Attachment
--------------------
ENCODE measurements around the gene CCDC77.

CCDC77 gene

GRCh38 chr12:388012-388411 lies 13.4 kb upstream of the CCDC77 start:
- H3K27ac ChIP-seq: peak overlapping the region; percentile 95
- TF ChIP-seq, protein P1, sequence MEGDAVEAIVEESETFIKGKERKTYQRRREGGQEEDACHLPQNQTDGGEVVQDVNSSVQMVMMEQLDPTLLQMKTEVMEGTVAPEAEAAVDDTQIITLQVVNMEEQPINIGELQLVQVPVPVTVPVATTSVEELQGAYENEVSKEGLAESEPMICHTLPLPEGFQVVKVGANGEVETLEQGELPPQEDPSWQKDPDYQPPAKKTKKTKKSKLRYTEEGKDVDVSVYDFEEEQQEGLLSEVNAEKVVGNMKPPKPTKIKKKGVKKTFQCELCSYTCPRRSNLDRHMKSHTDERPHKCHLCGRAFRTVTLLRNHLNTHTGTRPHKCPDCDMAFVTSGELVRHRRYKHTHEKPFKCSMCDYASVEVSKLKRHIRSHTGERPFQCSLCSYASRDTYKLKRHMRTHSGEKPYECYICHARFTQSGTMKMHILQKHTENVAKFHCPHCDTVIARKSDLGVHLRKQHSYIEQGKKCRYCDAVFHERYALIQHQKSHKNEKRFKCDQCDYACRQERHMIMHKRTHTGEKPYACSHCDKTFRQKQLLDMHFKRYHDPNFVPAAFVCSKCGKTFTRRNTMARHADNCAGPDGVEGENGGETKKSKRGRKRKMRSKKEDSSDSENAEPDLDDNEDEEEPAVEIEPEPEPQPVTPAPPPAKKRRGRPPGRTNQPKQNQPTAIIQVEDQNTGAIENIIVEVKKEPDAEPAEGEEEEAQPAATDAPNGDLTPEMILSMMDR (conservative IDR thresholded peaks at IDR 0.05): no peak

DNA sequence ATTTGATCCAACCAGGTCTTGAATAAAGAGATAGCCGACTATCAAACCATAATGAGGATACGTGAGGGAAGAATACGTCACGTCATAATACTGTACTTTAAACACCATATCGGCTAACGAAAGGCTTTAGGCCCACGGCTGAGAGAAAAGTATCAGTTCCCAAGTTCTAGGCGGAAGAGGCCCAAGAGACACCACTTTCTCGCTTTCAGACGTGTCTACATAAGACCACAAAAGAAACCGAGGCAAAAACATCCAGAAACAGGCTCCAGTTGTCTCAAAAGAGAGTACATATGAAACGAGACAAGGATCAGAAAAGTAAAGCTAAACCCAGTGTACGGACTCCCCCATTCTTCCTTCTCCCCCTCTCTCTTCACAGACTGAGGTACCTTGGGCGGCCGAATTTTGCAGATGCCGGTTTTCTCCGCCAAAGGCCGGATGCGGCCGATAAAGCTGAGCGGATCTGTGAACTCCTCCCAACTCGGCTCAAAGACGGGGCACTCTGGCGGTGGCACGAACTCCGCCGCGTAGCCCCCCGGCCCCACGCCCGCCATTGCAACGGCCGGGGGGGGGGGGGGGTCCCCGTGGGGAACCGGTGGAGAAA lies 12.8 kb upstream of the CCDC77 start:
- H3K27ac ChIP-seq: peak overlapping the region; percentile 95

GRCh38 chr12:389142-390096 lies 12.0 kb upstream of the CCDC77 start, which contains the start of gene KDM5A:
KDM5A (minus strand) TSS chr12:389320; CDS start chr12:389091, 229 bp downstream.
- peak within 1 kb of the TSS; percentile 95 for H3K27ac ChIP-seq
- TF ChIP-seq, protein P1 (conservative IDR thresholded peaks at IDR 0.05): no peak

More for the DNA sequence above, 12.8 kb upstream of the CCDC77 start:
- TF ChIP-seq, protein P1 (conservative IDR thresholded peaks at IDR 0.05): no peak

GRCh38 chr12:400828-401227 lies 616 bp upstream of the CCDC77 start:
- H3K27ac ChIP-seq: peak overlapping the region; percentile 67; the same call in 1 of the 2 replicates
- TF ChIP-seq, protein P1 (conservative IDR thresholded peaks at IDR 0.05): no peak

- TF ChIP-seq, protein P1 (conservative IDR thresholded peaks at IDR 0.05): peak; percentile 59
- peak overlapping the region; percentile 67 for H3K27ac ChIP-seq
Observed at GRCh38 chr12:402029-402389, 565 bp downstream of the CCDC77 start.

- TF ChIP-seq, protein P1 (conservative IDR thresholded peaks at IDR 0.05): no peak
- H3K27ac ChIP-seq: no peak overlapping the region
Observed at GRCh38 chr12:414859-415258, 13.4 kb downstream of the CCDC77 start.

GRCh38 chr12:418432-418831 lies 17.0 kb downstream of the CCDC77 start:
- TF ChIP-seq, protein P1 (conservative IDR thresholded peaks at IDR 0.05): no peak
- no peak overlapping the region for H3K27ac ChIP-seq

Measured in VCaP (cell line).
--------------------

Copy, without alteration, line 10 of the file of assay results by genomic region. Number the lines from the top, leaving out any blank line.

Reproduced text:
- peak within 1 kb of the TSS; percentile 95 for H3K27ac ChIP-seq